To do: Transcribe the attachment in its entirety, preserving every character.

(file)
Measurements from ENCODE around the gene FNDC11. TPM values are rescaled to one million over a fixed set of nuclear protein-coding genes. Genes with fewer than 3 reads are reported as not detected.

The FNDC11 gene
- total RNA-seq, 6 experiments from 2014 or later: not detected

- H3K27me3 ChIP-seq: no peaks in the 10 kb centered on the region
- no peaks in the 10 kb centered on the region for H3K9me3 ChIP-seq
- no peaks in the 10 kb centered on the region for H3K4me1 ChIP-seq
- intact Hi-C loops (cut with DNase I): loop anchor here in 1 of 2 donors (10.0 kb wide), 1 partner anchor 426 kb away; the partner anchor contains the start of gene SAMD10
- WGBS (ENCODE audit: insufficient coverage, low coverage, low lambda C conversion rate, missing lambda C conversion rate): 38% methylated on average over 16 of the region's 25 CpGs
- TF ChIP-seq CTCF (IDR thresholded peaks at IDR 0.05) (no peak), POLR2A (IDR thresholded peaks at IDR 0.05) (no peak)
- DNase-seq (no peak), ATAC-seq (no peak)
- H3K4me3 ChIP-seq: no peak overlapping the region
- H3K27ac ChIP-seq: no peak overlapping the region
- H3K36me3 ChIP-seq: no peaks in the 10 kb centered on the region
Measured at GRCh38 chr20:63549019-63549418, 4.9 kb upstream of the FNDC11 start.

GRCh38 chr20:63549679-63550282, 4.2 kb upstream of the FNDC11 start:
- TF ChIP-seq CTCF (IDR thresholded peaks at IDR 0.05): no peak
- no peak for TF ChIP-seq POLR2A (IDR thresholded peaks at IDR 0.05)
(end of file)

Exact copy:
Measurements from ENCODE around the gene FNDC11. TPM values are rescaled to one million over a fixed set of nuclear protein-coding genes. Genes with fewer than 3 reads are reported as not detected.

The FNDC11 gene
- total RNA-seq, 6 experiments from 2014 or later: not detected

- H3K27me3 ChIP-seq: no peaks in the 10 kb centered on the region
- no peaks in the 10 kb centered on the region for H3K9me3 ChIP-seq
- no peaks in the 10 kb centered on the region for H3K4me1 ChIP-seq
- intact Hi-C loops (cut with DNase I): loop anchor here in 1 of 2 donors (10.0 kb wide), 1 partner anchor 426 kb away; the partner anchor contains the start of gene SAMD10
- WGBS (ENCODE audit: insufficient coverage, low coverage, low lambda C conversion rate, missing lambda C conversion rate): 38% methylated on average over 16 of the region's 25 CpGs
- TF ChIP-seq CTCF (IDR thresholded peaks at IDR 0.05) (no peak), POLR2A (IDR thresholded peaks at IDR 0.05) (no peak)
- DNase-seq (no peak), ATAC-seq (no peak)
- H3K4me3 ChIP-seq: no peak overlapping the region
- H3K27ac ChIP-seq: no peak overlapping the region
- H3K36me3 ChIP-seq: no peaks in the 10 kb centered on the region
Measured at GRCh38 chr20:63549019-63549418, 4.9 kb upstream of the FNDC11 start.

GRCh38 chr20:63549679-63550282, 4.2 kb upstream of the FNDC11 start:
- TF ChIP-seq CTCF (IDR thresholded peaks at IDR 0.05): no peak
- no peak for TF ChIP-seq POLR2A (IDR thresholded peaks at IDR 0.05)